SEATTLE -- As biodiversity continues its decline, a new report highlights key projects that are working to reconnect nature through “wildlife corridors.” The report, released by Environment Washington Research & Policy Center on Thursday, offers replicable examples of how human-made barriers can be modified to allow animals to safely traverse through natural corridors between habitats.
Entitled Reconnecting Nature: How Wildlife Corridors Can Help Save U.S. Species, the report comes on the heels of the Biden administration’s America the Beautiful preliminary report, which pointed to wildlife corridors as a conservation priority. Additionally, the new report follows the inclusion of $350 million in funding for wildlife crossings -- tunnels and overpasses -- in the infrastructure bill that recently passed the U.S Senate.
“For too long a labyrinth of roads, fences, dams and sprawl has penned animals into smaller and smaller habitats,” said Mandy Apa, Campaign Associate with Environment Washington Research and Policy Center. “While we can’t put that genie back in the bottle, we can get clever about how to connect these small habitat islands through corridors. Doing so can give wildlife the space they need to hunt, mate and migrate.”
Specifically, the report focuses on seven different types of wildlife corridor projects in the United States, including one in Washington State:
The removal of two dams along the Elwha River in Washington State, allowing salmon to once again spawn upstream and fill the ecological niche that they’ve occupied for many thousands of years.
A natural bridge designed for use by wildlife that will span over the 10-lane 101 freeway near Los Angeles. The project aims to reconnect a population of cougars in the Santa Monica mountains with habitat in the nearby Simi Hills and Santa Susana Mountains.
A project to protect the Pine Mountain Wildlands Corridor, which is a 125-mile forested ridge in Kentucky that links up wilderness from Tennessee to Virginia.
A bird sanctuary in the heart of Chicago on Lake Michigan’s shores provides stopover habitat for hundreds of bird species during their annual migrations.
An initiative to reunite grizzly bear populations in Montana and Wyoming with prime habitat in central Idaho by removing old logging roads, purchasing and protecting land, and reforesting.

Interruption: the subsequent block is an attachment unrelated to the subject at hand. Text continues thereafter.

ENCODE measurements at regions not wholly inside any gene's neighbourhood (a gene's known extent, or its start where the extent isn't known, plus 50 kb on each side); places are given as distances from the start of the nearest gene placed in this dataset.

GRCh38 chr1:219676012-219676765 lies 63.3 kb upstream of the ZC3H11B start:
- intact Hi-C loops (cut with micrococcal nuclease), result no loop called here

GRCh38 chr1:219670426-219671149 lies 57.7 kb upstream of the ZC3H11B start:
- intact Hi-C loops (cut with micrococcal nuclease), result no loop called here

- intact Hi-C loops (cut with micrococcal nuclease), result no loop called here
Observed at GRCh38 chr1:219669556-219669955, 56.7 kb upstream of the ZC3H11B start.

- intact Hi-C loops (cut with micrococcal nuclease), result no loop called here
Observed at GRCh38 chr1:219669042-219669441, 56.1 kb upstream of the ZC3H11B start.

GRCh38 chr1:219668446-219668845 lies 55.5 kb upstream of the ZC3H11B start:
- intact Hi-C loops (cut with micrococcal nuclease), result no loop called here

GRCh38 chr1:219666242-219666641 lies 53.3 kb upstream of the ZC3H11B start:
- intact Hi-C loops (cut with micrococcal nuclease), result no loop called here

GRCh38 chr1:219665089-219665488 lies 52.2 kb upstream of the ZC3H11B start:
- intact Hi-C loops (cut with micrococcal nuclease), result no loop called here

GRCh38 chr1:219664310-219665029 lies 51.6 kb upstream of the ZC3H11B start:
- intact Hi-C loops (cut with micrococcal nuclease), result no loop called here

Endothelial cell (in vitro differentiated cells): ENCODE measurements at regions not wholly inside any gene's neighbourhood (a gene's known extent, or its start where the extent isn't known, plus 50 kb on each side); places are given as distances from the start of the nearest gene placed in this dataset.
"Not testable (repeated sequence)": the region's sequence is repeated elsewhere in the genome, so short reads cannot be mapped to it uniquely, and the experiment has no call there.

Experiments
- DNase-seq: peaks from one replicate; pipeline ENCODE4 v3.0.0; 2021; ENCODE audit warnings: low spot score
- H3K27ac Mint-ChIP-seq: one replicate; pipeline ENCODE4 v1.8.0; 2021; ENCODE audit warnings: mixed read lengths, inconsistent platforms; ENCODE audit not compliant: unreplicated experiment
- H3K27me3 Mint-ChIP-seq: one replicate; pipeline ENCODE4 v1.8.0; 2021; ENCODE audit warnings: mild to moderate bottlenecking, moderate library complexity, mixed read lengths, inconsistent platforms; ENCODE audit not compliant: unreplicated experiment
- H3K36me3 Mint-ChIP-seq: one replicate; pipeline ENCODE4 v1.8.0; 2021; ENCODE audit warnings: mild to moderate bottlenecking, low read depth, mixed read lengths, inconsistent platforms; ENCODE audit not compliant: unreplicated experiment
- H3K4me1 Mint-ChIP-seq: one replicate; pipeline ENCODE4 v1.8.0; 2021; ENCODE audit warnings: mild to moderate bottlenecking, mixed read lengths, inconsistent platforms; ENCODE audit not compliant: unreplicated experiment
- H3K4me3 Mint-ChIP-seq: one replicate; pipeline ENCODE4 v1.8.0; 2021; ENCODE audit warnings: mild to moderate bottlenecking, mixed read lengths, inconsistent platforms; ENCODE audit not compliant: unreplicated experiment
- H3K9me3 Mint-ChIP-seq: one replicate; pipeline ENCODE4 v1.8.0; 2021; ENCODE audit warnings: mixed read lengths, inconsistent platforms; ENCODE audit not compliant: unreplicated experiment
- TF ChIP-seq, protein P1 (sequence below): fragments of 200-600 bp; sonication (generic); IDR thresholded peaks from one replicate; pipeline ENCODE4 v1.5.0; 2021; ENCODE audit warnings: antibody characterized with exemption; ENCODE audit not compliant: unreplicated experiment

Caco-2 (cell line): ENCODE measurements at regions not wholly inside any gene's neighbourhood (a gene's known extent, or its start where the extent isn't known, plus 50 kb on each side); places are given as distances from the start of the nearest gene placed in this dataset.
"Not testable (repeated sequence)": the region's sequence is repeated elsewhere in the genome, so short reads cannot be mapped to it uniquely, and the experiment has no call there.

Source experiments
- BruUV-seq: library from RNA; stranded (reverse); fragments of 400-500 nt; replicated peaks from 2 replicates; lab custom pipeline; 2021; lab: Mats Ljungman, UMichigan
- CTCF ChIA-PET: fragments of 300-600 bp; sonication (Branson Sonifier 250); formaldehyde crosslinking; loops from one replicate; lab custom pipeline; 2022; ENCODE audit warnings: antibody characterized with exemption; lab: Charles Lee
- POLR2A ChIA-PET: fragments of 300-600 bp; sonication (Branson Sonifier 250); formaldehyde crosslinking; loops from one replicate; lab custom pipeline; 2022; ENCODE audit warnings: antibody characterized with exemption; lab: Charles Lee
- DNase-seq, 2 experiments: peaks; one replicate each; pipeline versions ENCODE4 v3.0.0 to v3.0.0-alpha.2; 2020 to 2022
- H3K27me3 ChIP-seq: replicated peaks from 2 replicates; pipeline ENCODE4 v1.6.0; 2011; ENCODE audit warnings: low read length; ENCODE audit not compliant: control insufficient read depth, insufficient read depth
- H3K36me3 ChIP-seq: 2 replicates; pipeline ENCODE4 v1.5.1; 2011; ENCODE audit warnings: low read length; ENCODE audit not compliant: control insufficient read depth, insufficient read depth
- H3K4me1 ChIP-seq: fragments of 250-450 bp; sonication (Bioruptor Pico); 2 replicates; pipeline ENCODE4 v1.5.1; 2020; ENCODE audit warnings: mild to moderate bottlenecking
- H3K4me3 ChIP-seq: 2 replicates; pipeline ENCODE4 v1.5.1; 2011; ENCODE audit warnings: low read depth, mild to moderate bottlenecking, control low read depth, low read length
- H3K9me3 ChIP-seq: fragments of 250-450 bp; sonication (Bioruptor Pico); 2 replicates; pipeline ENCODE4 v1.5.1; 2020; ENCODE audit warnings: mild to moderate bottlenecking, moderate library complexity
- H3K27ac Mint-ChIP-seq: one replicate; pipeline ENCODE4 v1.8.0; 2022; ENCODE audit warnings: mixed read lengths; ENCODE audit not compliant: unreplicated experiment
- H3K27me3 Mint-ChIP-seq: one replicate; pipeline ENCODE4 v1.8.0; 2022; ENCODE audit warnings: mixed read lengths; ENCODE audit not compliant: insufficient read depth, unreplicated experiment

A network of protected land that will connect habitat in Northern parts of New York, Vermont, and New Hampshire with wild areas in Maine and Canada. This will allow species to shift their ranges in response to climate change.
A joint project by the Wyoming Fish and Game Department and Wyoming Transportation Department to build a series of highway crossings throughout the state to safeguard big game animals like mule deer and endangered pronghorn during their annual migrations.
Along with the report, the group created an educational “virtual tour of wildlife corridors” for those looking to virtually experience the corridor projects highlighted in the report.
“Washington is facing some of the lowest salmon runs in history, caused in part by major barriers-- dams-- in their natural habitat. The Elwha Watershed Restoration is a perfect example of how removing these barriers and creating a more connected habitat can reinvigorate the biodiversity of our ecosystems, and save our wildlife from extinction," said Apa. "Our chinook salmon on the Lower Snake River are facing the same extinction crisis due to dams. If we are serious about saving them, wildlife corridors like the Elwha are the answer.”
Environment Washington Research & Policy Center is a 501(c)(3) organization dedicated to protecting our air, water, and open spaces. We work to protect the places we love, advance the environmental values we share, and win real results for our environment.
Environment Washington Research & Policy Center and Frontier Group are part of The Public Interest Network, which operates and supports organizations committed to a shared vision of a better world and a strategic approach to social change.